This shot was captured along the banks of Lake Bonney in South Australia's Riverlands. Lake Bonney is well known throughout photography circles for its large, dead trees that line the shores. The trees ooze character and are the perfect subjects during a sunset or against a starry night sky.
This image was taken after sunset. All of the bright light had gone and what remained was the beautiful pastel colours that often follow a sunset when cloud cover is minimal.
Quality of Light
I must admit that on this particular afternoon I was a little underwhelmed by what was going on in the sky. I can be a little bit of a 'cloud snob' sometimes and I had decided that I wasn't going to go and shoot because the sky looked boring. Fortunately for me, my wife is a great motivator. She insisted that I go out anyway and use it as an opportunity to get creative. So that's exactly what I did.
I used a Nikon D800 with the Nikkor 16-35mm f/4G ED lens. On the lens I used a Nisi 3-Stop Soft Graduated ND filter and a CPL (circular polarising filter) with the Nisi V5 100mm Filter Holder.
Inspiration & Process
Prior to leaving on our 6 month trip, I picked up a great pair of (for lack of a better description) gum boots. They weren't your typical gum boots as they were made from a wetsuit material and had a fantastic grip on the soles. Anyway, I thought that this would be a great opportunity to try them out. My idea was that if I waded out into the water away from the shallow bank, it would allow me to get closer to the trees and have them fill the frame in my shot.
The boots worked perfectly until I felt my toes starting to get wet and I realised that I had gone out a little too deep. This wouldn't have been such a problem if not for the fact that this was the middle of winter and the water was freezing :) After trying a couple of different compositions with the trees in the immediate vicinity, I decided that simplicity was the best way to go and I targeted just one tree. This tree's shape was perfect and when viewed with its reflection, created a great composition.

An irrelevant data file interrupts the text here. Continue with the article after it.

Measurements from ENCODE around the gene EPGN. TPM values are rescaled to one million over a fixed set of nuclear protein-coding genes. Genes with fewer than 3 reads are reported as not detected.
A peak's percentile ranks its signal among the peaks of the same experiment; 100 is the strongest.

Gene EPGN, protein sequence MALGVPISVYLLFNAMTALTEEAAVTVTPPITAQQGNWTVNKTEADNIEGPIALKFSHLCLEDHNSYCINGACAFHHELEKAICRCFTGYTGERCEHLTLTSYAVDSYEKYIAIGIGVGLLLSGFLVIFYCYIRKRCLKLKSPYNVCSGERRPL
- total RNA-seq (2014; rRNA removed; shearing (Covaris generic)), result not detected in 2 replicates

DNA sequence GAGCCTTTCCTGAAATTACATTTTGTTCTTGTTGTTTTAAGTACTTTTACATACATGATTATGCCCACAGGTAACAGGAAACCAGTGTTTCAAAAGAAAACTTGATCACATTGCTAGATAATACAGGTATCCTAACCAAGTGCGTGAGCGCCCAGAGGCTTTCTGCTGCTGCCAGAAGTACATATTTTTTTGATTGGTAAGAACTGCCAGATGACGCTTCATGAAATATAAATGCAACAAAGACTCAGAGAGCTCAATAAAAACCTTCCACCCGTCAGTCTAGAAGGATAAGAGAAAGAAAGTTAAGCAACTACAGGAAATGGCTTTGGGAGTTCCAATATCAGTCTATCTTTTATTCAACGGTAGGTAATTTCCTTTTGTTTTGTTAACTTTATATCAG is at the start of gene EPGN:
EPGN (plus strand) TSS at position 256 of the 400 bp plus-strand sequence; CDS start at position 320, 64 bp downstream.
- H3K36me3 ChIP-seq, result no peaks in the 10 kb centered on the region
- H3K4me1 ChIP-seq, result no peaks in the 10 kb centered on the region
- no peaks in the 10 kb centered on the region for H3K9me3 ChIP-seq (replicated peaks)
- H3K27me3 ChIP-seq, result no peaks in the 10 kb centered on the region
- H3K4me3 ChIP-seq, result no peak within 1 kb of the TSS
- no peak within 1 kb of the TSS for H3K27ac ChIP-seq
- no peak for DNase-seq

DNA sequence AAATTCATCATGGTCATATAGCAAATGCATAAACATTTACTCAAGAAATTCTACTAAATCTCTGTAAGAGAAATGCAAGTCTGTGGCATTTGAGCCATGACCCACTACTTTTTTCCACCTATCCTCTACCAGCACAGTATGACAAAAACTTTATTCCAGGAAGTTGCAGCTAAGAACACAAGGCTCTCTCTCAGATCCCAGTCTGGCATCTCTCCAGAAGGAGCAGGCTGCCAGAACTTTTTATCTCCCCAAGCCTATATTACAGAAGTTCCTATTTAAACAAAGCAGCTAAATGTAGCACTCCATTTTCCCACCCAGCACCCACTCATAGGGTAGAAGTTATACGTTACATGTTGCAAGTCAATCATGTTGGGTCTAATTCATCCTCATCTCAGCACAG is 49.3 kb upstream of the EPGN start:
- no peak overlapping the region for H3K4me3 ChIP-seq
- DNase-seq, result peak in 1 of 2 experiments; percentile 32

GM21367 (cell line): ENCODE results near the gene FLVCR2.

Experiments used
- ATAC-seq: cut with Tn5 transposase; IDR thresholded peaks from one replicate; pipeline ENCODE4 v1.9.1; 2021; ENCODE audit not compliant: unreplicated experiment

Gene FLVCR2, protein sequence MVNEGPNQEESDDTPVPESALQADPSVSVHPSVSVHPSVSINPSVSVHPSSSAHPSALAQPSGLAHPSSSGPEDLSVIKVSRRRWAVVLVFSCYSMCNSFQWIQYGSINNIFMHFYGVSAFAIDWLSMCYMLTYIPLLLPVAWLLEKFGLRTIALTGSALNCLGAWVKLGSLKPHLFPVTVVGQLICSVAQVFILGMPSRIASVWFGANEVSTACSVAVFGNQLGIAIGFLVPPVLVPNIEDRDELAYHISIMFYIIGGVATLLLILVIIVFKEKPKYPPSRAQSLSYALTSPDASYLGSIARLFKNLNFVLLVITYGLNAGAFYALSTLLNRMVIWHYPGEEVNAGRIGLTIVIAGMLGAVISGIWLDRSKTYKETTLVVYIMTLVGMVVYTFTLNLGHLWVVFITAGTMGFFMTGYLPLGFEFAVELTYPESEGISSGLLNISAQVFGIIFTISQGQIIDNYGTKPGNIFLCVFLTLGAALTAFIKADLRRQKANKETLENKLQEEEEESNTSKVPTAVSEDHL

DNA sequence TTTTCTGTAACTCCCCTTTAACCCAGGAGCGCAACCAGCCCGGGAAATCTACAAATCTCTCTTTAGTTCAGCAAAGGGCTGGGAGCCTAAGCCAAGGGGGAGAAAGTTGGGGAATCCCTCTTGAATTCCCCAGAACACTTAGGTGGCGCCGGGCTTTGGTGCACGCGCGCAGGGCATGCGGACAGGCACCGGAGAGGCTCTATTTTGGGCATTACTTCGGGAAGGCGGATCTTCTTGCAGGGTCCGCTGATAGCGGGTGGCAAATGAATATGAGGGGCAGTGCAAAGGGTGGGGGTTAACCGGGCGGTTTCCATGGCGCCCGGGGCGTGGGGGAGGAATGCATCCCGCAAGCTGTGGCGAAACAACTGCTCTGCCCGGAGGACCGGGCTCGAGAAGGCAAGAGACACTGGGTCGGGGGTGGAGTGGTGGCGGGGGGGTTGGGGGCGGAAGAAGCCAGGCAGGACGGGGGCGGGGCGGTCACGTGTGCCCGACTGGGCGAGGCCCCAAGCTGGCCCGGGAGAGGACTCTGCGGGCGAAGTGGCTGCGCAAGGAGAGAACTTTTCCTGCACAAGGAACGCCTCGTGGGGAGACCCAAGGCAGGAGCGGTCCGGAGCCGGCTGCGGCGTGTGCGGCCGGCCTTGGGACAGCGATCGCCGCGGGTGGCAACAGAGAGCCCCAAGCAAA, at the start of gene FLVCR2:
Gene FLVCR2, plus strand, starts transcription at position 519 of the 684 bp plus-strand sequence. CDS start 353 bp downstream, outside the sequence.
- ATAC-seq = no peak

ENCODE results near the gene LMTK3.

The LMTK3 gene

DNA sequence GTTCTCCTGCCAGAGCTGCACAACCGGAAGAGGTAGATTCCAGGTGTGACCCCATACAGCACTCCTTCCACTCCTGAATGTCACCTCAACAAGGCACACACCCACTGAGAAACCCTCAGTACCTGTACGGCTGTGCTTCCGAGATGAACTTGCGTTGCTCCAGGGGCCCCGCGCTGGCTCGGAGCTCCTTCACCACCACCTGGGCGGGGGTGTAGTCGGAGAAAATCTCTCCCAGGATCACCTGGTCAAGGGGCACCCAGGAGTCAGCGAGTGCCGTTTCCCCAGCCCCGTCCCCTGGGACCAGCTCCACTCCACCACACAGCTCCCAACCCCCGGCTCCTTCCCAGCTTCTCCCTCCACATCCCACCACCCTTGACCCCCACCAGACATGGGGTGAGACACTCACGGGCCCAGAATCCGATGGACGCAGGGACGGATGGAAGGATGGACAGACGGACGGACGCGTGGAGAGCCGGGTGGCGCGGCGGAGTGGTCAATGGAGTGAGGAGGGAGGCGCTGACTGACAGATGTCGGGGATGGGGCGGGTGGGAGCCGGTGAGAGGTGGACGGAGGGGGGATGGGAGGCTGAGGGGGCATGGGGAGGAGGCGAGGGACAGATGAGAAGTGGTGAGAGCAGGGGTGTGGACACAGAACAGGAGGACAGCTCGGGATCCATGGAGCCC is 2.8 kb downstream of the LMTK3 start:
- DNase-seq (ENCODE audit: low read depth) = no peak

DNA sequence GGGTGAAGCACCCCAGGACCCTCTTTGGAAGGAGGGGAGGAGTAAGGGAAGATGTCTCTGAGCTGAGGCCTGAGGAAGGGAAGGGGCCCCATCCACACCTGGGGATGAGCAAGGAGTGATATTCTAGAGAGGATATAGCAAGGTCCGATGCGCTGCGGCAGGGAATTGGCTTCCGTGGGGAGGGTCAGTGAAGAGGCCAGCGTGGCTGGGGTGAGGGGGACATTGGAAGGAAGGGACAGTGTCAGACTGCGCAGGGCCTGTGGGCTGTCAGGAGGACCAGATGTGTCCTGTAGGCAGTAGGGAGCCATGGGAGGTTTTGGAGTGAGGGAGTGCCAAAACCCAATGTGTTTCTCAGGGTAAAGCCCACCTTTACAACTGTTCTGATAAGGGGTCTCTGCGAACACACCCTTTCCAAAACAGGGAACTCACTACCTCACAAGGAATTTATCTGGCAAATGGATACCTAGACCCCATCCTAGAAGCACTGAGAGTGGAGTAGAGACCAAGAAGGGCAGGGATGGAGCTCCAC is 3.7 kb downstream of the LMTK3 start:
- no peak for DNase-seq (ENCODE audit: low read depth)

I knew that to get an almost mirror image at the bottom I would need to slow my shutter speed to take the ripples out of the water. My exposure couldn't be too long though because it would smudge the reflection. The other trick was to stand perfectly still in the water to minimise water movement. After experimenting with the shutter speed, I decided that an exposure of 1.6 seconds gave me the look I was after.
Lens Filters & Editing
For this image I used a 3-stop graduated ND filter by Nisi. The graduated ND filter darkened my sky slightly, while allowing me to extend my shutter speed. This gave me a nice, even exposure at the top and bottom of the image. I also used a Nisi CPL (circular polarising filter) to adjust the shot to get just the right amount of reflection.
By using a graduated filter it meant that I didn't have to bracket my exposures and I was able to capture the scene in just one shot. All basic editing was done inside of Adobe Lightroom with final colour adjustments made in Color Efex Pro 2.
Tips for Capturing a Similar Shot
My advice would be - don't limit yourself to only shooting when conditions are favourable and the skies look dramatic. The truth is that 80-90% of the time, the sky can look quite uninspiring and conditions are often unfavourable. If we only went shooting during these small windows of opportunity, we wouldn't be taking all that many pictures. The trick is to be creative with what you have to work with.
Unfortunately I am really bad at following my own advice. For me I find that it helps to go shooting with a friend. A fellow photographer can help keep you motivated when nature isn't co-operating. Especially when you have to get up for sunrise and you don't feel like getting out of bed!